Ari’s Unofficial Guide to Skiing in the Cold

So, we’ve I’ve decided that it is going to be a cold Birkie. Either windy and cold, or calm and really cold. The jury is out on what kind of cold, but it won’t be a 35˚ slushfest. Thank goodness.

I realized that there may be some out-of-towners who have never skied a cold race—or never really skied in very cold temperatures at all. I say this from experience: skiing in high school in Boston, I never needed more than a pair of thin gloves. My first college race was at Mount Itasca in Colerane, Minnesota, deep in the Iron Range. It was 3˚. The race was straight up a manmade snow hill, and straight down it. The downhill was frigid. At the end of the race, unable to move my fingers for an hour, I promised my coach that the next day he’d take me to get lobster mitts. I’m on my fourth or fifth pair, and will have them on Saturday.

So there are skiers like me, who might be from New England, or the Mid Atlantic, or California, where temperatures below 0 are sporadic enough that they don’t have experience in them. (On the other hand, in the Upper Midwest, people are tired of it; this winter it has been below zero 42 days in Minneapolis, 59 days in Hayward and Duluth—including a record-setting 23 days straight—and 67 days in International Falls.) As someone who learned the hard way and have since raced a number of races in adverse, cold conditions, here are some tips to staying comfortable in the cold:

  • Don’t overdress. One mistake I’ve made time and again for my first cold (<-5) ski of the year is to freak out about the temperature, wear what I should be wearing, and then throw a down parka over that. It won’t be -20. Dress in thin layers, and don’t wear too much. For 0, I figure three pairs of long johns or race pants on the bottom, and three wool/polypro layers on the top.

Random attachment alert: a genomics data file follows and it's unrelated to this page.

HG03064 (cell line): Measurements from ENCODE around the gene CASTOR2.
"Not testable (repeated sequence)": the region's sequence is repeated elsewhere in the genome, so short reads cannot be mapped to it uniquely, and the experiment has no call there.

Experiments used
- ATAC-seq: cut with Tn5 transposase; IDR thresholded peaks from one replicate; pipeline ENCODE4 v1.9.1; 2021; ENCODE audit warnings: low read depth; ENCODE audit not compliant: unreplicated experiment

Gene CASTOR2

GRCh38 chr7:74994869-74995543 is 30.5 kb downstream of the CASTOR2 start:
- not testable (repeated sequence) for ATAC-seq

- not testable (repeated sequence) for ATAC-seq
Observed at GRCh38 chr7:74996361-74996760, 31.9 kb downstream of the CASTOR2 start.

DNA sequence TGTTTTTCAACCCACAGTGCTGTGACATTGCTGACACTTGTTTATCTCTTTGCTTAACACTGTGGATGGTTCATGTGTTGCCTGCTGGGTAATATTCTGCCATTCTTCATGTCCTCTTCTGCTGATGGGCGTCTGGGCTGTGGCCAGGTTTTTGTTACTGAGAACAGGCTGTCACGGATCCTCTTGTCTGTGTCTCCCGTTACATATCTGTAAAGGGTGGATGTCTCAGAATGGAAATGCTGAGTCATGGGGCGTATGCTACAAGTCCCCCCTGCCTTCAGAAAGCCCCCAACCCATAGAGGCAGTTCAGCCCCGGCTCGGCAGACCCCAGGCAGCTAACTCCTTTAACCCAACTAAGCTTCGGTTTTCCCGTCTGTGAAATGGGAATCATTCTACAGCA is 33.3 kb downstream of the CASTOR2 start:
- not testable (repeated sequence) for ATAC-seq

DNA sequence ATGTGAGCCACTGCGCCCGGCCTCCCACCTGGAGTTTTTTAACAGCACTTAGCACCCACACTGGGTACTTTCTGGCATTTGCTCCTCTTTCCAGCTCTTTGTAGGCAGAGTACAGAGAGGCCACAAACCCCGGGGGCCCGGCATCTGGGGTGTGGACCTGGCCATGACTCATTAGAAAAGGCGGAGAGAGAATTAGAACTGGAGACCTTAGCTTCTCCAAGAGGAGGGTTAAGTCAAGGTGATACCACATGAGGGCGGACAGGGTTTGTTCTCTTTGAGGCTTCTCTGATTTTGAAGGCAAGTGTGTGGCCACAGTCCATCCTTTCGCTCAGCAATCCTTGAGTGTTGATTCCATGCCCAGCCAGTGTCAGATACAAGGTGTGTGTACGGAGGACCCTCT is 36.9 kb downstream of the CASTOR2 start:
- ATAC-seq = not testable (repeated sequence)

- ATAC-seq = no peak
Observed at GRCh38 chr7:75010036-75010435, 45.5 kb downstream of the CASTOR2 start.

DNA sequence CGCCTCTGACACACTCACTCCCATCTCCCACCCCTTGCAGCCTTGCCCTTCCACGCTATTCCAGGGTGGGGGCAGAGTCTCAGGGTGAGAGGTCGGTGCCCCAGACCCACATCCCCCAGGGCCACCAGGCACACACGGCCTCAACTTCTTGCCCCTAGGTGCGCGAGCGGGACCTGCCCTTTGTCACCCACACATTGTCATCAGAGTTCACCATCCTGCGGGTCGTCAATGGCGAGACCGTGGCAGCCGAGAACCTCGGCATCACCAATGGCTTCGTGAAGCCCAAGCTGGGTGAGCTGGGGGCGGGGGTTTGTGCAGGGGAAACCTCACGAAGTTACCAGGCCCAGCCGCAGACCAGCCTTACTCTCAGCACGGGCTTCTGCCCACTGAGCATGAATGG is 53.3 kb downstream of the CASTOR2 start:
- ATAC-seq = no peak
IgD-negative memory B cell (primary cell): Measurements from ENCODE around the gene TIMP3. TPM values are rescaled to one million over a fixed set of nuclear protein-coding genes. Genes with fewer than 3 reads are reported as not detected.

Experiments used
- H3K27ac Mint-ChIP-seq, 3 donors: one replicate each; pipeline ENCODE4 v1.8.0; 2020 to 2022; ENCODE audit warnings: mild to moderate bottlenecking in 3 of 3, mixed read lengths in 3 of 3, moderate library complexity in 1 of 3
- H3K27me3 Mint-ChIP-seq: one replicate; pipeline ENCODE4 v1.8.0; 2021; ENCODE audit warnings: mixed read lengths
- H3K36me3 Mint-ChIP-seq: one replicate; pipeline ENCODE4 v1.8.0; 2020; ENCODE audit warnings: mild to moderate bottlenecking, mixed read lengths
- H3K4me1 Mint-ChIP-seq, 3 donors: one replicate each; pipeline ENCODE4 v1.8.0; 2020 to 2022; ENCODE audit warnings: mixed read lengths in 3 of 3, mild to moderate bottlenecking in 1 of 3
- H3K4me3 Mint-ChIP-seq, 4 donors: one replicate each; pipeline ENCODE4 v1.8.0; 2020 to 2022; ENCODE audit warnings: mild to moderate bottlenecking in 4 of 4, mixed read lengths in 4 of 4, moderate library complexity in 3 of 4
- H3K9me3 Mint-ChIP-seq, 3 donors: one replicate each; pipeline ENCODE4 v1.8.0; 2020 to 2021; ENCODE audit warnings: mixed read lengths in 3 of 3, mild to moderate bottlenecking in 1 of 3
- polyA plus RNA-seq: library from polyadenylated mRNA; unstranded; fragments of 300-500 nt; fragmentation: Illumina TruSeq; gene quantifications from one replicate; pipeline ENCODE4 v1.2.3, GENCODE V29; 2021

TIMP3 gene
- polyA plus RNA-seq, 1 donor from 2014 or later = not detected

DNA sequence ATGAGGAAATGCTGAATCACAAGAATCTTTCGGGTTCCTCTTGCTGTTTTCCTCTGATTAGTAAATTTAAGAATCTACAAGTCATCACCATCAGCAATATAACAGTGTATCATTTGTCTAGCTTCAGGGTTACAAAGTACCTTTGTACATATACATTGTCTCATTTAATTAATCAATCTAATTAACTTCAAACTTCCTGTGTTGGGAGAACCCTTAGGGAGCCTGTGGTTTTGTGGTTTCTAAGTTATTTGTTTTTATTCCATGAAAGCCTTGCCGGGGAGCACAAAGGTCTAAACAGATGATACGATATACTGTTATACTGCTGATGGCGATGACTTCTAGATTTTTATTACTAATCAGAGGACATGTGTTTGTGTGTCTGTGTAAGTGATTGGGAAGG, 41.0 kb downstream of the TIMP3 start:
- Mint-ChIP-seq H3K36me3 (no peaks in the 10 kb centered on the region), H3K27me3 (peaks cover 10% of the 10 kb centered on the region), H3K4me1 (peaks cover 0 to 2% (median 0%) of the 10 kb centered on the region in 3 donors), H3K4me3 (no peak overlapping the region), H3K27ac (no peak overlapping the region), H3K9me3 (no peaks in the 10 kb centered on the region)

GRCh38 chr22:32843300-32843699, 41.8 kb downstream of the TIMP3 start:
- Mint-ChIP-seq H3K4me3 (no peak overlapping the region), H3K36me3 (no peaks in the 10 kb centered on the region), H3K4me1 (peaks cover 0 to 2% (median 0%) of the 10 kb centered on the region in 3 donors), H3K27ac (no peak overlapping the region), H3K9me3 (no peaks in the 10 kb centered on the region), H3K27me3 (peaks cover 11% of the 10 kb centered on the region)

• For god’s sake, don’t wear cotton. This should go without saying. Wool is your friend. Polypropylene is also your friend, but will get stinky.
  • Keep your hands warm. You’d rather have warm hands than cold hands, so grab lobster gloves if you have them. If not, swing by a ski shop and pick some up, you’ll be glad you made the investment. If your lobster mitts are getting old, a pair of liner gloves might be the trick to not having chilly fingers.
  • Keep your head cool. You will get warm as you race. If you have a thick hat on, you’ll get very hot indeed. A thinner hat is probably fine, with perhaps a buff or a headband to keep your ears warmer. And don’t ski with your favorite hat, if you get very hot and throw it during the race you’ll probably never see it again.
  • Get a buff. It’s great because you can use it to cover different parts of your face during the race, and it’s very adjustable. I usually start with mine over my ears, cheek and neck, and then can pull it down if necessary just to cover my chin and neck.